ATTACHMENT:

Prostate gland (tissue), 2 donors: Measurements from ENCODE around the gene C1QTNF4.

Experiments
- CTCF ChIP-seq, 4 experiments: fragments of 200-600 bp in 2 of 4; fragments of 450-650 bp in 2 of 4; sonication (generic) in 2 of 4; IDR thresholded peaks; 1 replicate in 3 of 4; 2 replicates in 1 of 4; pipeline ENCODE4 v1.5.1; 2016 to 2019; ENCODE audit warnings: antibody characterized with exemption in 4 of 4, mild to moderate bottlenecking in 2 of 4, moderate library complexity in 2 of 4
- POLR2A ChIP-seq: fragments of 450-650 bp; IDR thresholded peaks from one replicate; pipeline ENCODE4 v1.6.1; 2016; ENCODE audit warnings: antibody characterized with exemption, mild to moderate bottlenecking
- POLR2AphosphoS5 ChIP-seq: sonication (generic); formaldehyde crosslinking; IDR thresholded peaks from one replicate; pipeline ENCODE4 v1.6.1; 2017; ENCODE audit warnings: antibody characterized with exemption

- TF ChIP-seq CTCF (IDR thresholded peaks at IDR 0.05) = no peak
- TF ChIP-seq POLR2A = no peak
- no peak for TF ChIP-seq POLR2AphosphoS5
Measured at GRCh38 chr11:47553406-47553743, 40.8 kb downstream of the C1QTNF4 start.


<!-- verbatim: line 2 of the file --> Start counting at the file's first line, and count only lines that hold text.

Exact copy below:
Experiments